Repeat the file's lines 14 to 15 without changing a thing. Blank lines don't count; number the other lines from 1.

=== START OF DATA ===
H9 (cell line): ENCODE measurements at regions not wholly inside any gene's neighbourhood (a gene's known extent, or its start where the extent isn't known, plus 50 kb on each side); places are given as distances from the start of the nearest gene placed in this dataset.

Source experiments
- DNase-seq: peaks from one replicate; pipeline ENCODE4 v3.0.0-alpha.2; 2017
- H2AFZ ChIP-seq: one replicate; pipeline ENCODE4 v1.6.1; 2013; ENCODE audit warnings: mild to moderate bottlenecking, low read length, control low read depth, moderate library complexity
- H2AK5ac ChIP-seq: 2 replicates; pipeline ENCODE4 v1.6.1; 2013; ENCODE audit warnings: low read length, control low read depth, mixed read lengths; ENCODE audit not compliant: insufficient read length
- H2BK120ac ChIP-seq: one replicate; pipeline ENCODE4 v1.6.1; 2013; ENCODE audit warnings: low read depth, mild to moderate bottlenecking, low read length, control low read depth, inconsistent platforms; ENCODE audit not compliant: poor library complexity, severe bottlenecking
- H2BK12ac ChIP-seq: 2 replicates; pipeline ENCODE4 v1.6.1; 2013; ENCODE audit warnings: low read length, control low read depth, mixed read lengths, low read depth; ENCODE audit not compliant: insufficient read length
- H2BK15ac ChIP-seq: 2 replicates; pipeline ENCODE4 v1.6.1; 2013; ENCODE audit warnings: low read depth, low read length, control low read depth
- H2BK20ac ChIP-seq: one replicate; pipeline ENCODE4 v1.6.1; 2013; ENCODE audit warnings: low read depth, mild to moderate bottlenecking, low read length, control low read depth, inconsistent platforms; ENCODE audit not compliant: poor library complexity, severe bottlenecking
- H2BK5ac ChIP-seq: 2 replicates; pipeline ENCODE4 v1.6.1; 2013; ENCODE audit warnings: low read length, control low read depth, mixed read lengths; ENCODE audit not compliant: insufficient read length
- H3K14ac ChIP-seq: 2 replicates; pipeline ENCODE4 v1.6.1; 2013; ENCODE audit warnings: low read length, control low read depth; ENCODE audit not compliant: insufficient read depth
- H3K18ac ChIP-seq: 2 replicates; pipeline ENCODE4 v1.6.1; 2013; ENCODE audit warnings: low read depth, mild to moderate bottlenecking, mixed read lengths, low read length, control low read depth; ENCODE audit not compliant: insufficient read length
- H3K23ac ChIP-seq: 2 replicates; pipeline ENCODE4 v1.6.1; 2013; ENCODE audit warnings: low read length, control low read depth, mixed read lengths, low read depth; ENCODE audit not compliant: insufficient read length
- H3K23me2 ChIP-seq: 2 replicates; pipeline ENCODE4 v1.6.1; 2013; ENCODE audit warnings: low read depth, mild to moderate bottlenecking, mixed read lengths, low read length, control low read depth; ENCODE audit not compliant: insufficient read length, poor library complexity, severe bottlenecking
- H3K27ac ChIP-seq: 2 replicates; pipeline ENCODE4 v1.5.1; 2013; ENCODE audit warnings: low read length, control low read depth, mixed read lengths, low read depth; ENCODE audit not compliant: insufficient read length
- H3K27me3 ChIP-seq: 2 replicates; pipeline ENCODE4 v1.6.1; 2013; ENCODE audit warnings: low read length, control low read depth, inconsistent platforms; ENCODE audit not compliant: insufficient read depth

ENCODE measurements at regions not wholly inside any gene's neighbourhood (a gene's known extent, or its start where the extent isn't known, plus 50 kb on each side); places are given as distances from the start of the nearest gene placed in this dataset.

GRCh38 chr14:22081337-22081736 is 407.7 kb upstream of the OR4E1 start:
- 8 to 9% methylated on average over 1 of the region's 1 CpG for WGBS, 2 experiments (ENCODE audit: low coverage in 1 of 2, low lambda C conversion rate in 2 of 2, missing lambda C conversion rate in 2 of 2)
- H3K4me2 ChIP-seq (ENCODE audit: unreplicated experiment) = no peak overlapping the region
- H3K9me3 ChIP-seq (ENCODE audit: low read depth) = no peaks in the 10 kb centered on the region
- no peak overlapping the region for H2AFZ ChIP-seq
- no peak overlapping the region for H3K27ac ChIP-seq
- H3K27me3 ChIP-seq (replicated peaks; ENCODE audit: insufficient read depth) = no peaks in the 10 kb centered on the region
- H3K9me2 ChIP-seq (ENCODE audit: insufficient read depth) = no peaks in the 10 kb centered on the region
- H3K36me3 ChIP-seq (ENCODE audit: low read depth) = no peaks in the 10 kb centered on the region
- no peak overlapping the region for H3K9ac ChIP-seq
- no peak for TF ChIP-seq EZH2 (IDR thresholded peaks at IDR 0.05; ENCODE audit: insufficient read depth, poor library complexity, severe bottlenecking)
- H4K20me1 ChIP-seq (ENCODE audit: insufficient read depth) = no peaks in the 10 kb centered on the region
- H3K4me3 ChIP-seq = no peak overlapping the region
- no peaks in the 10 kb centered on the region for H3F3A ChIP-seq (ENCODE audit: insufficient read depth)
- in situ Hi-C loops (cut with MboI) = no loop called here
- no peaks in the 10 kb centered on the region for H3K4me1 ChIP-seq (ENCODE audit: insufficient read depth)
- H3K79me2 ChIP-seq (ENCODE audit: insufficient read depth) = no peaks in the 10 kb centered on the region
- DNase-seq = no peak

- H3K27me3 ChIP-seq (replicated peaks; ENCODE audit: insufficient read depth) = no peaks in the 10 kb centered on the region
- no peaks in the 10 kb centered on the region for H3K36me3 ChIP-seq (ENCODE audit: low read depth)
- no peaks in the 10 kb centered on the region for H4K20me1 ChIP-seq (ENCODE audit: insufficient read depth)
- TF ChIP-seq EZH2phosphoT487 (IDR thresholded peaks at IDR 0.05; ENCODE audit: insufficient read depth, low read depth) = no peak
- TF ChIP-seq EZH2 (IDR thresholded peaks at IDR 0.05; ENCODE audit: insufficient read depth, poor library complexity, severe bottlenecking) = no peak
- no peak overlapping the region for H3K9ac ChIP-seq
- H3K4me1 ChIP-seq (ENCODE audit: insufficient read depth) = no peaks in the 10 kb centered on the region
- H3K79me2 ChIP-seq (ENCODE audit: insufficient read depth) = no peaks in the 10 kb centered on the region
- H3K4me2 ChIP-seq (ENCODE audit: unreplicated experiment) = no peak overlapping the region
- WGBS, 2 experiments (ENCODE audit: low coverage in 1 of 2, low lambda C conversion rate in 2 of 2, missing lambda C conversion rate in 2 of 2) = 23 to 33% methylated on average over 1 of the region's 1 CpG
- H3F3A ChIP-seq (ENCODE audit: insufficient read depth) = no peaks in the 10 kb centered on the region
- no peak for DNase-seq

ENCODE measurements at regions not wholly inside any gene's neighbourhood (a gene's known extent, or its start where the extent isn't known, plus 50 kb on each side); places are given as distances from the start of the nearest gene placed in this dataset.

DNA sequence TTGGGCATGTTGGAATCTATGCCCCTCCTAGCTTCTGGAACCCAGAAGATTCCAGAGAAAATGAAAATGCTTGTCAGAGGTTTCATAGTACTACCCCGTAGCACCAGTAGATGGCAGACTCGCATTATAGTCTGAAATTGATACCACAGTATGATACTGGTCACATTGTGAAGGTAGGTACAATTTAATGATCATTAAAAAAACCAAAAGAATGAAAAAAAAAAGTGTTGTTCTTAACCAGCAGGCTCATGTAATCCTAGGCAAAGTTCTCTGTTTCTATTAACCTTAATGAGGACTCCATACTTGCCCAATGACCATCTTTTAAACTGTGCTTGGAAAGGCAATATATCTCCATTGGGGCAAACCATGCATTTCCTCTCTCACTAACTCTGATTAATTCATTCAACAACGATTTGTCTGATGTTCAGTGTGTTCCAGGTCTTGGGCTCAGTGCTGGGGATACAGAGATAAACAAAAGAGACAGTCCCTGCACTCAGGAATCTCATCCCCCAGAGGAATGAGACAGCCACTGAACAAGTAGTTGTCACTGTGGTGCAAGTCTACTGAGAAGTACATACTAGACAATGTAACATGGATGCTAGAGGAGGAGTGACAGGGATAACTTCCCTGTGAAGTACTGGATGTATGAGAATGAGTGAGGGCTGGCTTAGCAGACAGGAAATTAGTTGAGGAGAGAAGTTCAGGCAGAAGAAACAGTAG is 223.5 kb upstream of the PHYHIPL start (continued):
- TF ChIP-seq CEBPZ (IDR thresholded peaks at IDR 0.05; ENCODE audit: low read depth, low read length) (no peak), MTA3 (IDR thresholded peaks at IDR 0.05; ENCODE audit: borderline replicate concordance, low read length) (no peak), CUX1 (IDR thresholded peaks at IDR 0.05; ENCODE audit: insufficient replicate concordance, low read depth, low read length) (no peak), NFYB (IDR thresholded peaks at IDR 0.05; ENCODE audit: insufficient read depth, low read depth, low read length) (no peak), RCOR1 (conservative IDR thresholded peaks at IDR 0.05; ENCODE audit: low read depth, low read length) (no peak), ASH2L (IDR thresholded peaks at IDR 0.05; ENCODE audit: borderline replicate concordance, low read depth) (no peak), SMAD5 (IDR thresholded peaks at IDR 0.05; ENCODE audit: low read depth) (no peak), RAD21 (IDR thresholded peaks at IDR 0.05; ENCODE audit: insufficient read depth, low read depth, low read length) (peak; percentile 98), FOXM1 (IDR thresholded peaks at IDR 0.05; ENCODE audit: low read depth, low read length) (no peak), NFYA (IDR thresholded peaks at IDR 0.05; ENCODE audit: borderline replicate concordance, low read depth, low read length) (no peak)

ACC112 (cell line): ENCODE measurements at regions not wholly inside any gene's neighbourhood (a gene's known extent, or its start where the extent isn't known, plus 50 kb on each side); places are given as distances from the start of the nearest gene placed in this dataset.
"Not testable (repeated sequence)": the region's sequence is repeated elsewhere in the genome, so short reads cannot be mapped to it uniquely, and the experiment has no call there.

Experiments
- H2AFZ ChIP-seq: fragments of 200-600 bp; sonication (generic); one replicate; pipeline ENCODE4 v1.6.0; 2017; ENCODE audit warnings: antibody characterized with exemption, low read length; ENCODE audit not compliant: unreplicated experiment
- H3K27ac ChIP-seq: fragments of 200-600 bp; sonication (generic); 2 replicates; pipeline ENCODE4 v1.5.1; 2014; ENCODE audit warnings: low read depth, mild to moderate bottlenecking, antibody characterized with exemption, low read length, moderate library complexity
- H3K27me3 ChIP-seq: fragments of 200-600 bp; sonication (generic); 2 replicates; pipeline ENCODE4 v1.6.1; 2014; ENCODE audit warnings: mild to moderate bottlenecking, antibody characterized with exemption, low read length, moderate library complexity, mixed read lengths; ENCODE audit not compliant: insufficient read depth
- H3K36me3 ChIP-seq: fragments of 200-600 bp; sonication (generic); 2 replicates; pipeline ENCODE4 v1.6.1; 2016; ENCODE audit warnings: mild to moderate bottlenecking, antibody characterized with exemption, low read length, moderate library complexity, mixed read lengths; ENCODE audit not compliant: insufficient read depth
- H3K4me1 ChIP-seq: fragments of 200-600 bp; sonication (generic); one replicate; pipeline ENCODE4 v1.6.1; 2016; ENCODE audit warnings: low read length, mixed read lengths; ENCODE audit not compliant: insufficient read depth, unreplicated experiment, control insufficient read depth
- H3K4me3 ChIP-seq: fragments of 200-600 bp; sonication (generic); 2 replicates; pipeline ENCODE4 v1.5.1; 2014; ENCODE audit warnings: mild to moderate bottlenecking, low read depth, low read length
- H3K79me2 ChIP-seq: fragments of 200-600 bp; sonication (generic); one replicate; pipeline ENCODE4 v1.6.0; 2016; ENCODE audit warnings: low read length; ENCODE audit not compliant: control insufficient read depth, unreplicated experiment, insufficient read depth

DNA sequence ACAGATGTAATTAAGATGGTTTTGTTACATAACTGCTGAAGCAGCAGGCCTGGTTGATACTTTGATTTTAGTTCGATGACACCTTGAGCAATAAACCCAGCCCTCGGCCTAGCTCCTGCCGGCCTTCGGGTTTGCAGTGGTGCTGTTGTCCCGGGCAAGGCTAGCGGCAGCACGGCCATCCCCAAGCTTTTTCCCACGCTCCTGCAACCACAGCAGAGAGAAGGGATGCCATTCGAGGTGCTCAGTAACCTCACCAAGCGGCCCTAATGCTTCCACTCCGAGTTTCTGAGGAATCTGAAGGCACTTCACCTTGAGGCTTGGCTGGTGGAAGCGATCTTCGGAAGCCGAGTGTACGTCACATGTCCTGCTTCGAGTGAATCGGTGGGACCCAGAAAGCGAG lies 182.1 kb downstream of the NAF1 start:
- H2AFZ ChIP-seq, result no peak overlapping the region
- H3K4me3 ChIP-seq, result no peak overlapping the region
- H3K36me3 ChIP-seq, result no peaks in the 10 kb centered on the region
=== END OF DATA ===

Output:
- H3K23me2 ChIP-seq: 2 replicates; pipeline ENCODE4 v1.6.1; 2013; ENCODE audit warnings: low read depth, mild to moderate bottlenecking, mixed read lengths, low read length, control low read depth; ENCODE audit not compliant: insufficient read length, poor library complexity, severe bottlenecking
- H3K27ac ChIP-seq: 2 replicates; pipeline ENCODE4 v1.5.1; 2013; ENCODE audit warnings: low read length, control low read depth, mixed read lengths, low read depth; ENCODE audit not compliant: insufficient read length